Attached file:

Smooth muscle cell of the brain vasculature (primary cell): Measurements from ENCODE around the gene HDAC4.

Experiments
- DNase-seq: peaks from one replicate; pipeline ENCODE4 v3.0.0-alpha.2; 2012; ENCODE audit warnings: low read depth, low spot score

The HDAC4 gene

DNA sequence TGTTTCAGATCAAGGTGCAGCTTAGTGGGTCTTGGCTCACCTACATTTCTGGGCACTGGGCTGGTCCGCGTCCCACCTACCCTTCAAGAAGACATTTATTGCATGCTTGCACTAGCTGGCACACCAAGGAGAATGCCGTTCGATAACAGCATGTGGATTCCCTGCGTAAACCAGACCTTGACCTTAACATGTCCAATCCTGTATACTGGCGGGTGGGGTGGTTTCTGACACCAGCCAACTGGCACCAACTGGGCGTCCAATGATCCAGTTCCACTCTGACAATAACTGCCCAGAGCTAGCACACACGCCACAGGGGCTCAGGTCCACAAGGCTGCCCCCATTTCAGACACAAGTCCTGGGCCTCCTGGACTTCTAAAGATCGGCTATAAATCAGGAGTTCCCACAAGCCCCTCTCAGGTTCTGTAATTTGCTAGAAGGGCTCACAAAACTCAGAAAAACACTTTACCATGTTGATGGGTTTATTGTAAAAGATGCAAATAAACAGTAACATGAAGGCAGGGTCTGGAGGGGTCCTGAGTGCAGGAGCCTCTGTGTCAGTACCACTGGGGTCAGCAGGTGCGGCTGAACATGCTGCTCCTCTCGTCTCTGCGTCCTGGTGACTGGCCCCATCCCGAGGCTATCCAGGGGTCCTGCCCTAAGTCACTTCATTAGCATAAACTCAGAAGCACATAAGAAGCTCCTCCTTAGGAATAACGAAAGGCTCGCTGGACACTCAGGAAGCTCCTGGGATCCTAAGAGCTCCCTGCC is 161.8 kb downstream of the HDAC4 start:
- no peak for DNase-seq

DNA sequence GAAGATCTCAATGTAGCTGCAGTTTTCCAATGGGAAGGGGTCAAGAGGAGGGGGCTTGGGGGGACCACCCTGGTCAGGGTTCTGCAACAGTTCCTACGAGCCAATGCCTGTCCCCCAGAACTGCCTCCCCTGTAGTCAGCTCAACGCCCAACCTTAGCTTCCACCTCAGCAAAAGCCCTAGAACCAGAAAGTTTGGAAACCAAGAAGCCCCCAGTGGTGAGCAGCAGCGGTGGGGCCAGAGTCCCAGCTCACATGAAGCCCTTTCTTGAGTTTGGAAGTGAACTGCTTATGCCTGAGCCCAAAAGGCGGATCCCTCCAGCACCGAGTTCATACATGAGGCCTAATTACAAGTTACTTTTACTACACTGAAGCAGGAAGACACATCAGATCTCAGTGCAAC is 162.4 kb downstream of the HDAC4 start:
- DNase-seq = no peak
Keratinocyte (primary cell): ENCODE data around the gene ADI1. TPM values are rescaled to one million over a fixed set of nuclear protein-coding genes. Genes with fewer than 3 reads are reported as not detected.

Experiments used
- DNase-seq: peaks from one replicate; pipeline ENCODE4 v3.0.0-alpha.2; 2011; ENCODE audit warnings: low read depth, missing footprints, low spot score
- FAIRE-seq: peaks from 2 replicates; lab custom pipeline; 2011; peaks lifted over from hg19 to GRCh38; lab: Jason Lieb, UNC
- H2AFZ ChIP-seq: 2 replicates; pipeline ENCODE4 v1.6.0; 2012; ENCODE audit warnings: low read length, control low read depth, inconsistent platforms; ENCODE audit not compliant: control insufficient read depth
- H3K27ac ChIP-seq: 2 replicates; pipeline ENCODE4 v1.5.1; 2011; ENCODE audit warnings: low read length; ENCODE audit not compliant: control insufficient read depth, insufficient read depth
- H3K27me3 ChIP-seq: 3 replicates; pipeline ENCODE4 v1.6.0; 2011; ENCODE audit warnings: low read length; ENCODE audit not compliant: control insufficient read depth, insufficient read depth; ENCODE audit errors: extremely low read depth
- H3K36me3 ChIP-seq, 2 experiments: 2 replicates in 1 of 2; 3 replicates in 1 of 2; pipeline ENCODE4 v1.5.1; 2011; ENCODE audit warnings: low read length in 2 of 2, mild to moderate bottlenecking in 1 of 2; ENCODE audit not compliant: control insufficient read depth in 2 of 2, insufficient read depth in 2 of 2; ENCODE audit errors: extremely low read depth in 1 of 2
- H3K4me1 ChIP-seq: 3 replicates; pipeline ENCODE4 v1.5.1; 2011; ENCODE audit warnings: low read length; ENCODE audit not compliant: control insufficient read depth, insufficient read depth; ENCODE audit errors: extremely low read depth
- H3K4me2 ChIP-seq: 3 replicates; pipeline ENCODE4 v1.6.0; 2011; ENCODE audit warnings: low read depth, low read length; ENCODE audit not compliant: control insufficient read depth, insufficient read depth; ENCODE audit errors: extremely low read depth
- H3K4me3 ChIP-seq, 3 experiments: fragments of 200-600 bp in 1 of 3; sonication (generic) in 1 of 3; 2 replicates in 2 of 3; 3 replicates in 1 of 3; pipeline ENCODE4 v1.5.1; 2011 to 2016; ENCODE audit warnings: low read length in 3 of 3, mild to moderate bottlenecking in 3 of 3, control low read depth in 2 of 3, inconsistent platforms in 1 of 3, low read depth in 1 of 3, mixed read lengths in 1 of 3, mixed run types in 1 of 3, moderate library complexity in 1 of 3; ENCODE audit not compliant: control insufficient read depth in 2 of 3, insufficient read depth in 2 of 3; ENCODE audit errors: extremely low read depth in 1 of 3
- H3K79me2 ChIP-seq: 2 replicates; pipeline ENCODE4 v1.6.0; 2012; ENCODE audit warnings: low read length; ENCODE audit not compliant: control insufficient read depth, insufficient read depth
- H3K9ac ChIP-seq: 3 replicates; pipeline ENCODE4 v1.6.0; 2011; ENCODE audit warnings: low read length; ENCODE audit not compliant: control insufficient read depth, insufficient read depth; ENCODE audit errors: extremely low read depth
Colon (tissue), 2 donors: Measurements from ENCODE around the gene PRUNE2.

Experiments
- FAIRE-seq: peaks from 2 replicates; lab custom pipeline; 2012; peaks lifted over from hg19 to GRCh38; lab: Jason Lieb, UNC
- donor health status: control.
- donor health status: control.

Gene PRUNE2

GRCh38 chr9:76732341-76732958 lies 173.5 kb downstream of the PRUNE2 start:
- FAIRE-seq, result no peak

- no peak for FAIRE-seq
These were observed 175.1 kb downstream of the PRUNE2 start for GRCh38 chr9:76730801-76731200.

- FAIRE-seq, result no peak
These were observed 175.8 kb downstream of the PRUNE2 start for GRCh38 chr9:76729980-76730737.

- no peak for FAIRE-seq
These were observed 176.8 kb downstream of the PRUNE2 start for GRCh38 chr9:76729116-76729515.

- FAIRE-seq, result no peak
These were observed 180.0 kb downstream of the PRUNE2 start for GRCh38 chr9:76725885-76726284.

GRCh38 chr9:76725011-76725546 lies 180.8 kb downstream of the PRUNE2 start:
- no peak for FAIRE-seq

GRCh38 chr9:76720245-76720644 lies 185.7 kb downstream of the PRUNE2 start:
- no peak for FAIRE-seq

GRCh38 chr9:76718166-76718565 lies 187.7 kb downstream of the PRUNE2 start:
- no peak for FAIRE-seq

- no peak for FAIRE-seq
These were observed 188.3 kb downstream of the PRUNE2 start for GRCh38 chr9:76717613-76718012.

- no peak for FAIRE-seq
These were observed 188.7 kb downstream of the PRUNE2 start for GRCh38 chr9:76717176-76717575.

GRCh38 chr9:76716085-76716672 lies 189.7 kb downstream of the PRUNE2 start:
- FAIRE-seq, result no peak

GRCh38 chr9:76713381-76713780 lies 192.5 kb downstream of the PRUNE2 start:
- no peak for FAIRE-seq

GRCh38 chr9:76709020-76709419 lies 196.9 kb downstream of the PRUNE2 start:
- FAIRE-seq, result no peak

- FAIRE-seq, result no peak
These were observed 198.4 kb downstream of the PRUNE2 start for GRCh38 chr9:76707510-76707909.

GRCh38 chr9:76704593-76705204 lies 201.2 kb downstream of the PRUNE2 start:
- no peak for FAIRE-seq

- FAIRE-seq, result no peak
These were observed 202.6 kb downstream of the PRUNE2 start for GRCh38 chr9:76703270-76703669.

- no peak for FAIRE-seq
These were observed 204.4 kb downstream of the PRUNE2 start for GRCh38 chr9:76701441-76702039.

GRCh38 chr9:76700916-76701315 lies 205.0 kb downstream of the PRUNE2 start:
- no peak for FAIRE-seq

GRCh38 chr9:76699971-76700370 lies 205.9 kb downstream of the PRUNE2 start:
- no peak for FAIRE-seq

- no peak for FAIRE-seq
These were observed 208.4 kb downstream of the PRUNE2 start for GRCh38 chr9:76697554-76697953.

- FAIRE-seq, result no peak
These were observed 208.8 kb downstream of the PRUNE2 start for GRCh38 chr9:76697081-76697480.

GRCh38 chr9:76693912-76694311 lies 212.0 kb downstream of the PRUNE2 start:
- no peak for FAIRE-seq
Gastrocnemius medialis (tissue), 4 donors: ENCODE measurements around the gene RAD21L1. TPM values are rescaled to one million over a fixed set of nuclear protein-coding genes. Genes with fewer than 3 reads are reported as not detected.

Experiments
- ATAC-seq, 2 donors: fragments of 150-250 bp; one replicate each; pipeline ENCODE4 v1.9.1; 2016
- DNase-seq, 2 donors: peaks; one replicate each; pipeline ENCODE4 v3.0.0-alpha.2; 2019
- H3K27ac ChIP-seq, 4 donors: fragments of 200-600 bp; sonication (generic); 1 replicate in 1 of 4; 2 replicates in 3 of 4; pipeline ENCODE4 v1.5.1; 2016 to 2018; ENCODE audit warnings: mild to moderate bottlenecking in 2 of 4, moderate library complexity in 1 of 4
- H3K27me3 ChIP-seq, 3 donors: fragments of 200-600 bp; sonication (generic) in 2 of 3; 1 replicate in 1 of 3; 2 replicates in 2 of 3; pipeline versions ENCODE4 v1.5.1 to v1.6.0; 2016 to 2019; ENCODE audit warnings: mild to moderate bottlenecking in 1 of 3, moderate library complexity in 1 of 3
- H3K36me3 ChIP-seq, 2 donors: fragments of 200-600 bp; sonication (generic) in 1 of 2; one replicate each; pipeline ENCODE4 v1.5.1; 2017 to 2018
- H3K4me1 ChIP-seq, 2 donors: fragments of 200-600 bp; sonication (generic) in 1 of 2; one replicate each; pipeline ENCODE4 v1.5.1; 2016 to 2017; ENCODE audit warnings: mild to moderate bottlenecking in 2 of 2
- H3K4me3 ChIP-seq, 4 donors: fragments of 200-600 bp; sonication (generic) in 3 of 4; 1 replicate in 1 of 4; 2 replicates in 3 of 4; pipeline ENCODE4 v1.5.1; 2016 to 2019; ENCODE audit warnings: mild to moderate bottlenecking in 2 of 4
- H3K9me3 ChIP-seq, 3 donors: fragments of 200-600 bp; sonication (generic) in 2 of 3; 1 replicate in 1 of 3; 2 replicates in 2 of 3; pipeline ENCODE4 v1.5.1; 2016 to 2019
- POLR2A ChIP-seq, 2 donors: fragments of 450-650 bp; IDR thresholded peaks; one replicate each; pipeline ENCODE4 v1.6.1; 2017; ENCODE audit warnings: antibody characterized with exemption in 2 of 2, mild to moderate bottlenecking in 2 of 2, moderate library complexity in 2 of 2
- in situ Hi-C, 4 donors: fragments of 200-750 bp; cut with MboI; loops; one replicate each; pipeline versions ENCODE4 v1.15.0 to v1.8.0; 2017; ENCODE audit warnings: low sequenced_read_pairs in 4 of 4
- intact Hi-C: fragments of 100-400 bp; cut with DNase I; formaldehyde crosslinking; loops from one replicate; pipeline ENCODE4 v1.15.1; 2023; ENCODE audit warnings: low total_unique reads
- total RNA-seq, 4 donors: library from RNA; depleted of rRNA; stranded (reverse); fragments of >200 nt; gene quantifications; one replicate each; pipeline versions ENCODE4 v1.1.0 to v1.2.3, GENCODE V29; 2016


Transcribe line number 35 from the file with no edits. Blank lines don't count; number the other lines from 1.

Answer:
These were observed 176.8 kb downstream of the PRUNE2 start for GRCh38 chr9:76729116-76729515.